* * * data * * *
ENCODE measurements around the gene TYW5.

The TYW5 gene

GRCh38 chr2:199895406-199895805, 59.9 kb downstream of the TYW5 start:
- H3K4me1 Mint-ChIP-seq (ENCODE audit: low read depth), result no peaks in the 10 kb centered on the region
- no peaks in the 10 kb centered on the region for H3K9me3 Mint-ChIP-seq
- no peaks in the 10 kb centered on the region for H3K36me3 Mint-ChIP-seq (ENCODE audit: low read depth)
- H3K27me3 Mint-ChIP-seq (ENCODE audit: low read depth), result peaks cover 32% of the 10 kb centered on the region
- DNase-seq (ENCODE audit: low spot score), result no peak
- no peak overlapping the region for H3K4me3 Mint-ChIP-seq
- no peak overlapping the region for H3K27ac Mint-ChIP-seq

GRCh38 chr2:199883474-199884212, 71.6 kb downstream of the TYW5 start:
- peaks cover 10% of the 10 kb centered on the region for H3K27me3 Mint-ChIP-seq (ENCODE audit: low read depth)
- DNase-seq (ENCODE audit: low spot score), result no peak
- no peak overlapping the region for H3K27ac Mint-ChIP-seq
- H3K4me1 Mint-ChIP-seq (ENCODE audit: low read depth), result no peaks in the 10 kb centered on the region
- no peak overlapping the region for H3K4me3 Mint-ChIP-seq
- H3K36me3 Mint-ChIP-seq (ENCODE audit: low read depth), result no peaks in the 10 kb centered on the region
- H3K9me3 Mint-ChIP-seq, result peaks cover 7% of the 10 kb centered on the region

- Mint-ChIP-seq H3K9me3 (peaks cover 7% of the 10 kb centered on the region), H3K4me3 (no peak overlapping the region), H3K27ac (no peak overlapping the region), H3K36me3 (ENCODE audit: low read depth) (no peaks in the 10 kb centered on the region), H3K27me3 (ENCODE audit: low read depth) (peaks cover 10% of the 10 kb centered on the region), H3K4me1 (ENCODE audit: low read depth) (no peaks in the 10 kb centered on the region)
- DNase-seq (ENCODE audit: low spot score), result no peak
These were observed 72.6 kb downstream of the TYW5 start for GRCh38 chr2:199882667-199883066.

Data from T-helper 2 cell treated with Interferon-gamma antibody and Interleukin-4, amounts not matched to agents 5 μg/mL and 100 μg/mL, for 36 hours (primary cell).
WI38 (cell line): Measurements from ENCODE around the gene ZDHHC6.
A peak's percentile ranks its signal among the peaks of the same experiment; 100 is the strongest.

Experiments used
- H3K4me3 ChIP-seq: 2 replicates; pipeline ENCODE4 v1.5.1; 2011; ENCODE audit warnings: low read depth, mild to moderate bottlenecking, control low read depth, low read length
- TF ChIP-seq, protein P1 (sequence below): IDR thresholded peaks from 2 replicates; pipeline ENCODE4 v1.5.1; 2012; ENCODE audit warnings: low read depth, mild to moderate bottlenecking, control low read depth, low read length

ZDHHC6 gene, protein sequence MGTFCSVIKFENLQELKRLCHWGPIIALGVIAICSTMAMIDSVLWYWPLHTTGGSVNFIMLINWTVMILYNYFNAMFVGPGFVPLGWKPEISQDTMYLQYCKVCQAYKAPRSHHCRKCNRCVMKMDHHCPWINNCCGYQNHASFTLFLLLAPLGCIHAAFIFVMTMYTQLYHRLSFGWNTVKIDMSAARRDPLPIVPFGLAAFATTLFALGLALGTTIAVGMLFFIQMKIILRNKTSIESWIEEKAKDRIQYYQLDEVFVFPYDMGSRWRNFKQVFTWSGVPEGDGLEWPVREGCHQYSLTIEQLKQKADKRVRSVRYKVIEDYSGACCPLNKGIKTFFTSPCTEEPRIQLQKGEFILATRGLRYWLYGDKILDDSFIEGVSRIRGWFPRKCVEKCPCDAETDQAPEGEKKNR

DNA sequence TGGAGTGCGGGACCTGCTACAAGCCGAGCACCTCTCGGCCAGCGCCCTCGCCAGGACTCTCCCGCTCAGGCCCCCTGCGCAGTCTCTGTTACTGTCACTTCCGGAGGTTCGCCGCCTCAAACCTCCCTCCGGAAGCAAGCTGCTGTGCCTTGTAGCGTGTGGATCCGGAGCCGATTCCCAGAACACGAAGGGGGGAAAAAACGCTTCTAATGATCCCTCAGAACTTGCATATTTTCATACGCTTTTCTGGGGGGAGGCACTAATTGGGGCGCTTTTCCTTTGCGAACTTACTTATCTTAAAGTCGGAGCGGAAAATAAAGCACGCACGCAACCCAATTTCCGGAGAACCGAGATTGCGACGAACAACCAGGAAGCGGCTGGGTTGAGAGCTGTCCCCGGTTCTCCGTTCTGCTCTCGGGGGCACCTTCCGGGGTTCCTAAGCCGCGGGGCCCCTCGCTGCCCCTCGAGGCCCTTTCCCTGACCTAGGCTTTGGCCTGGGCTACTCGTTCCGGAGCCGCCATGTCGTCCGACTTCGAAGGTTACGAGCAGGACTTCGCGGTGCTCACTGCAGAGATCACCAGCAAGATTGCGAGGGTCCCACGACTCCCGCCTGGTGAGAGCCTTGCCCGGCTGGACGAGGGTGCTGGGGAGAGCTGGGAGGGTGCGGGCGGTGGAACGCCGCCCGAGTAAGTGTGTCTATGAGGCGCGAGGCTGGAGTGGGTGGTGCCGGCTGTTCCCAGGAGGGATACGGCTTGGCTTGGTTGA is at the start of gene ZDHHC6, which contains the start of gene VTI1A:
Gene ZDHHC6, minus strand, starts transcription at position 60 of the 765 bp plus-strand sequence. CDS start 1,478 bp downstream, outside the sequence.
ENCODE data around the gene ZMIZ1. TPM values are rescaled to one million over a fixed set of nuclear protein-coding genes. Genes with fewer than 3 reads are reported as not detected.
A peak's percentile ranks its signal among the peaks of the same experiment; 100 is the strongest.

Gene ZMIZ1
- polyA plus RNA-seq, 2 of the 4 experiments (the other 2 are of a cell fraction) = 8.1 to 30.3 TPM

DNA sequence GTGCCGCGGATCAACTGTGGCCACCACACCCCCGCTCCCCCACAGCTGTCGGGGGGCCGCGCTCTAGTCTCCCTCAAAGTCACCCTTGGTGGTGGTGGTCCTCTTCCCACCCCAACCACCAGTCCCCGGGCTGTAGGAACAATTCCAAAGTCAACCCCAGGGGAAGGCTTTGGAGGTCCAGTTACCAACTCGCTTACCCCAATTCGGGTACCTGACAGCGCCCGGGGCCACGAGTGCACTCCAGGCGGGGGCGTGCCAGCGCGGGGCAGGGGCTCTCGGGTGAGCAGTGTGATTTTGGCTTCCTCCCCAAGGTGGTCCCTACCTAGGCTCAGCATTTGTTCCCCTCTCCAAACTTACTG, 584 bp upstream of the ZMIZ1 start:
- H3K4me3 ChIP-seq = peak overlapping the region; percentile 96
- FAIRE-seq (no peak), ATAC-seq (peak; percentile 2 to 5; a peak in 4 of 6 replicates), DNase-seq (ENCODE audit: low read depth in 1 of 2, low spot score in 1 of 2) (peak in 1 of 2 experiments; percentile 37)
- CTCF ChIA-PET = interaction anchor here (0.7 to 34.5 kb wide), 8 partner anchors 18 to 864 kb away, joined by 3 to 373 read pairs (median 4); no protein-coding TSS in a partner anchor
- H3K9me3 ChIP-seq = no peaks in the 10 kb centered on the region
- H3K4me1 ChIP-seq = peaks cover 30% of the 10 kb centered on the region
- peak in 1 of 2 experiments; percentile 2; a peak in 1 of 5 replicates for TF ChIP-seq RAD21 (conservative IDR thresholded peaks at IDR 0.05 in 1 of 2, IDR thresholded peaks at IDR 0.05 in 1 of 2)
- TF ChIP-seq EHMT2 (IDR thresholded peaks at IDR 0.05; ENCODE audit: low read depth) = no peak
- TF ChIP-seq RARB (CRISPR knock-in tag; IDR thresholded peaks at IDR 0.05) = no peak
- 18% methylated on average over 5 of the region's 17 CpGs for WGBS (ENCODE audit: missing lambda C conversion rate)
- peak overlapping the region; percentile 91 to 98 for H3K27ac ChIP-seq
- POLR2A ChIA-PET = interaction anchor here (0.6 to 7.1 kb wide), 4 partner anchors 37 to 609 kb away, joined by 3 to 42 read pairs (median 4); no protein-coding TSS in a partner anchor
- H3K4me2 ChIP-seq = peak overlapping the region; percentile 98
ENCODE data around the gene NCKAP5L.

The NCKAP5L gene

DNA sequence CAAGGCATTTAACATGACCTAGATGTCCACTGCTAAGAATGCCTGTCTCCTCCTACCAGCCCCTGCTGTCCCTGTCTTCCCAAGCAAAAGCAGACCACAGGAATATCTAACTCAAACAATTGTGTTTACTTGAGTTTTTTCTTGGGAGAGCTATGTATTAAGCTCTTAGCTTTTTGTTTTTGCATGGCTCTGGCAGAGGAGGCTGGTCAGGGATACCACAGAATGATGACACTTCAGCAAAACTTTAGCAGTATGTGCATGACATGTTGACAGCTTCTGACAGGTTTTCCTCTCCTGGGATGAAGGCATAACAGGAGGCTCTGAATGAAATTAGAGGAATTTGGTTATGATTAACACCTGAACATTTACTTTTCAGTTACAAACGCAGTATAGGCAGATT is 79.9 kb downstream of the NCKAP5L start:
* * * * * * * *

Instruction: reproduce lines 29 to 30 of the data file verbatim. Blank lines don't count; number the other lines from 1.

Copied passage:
DNA sequence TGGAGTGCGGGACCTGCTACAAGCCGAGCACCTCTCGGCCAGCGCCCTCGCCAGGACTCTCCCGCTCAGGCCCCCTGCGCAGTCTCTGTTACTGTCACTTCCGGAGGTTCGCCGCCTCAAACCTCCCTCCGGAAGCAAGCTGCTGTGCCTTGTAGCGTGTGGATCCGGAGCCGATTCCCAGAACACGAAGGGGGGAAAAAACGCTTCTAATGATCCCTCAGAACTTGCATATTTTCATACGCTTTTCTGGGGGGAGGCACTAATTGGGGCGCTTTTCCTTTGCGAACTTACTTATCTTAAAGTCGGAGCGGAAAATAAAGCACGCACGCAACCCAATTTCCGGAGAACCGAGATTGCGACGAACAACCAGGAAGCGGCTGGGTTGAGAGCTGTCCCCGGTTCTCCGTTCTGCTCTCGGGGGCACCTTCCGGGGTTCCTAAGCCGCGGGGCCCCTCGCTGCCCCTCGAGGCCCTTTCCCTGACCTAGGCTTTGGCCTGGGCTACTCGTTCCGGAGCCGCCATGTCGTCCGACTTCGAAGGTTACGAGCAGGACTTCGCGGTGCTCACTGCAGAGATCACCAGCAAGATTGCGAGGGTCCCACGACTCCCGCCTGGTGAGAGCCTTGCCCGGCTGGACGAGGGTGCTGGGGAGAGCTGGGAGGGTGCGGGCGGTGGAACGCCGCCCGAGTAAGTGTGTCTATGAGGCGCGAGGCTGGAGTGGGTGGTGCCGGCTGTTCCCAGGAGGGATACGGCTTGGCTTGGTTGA is at the start of gene ZDHHC6, which contains the start of gene VTI1A:
Gene ZDHHC6, minus strand, starts transcription at position 60 of the 765 bp plus-strand sequence. CDS start 1,478 bp downstream, outside the sequence.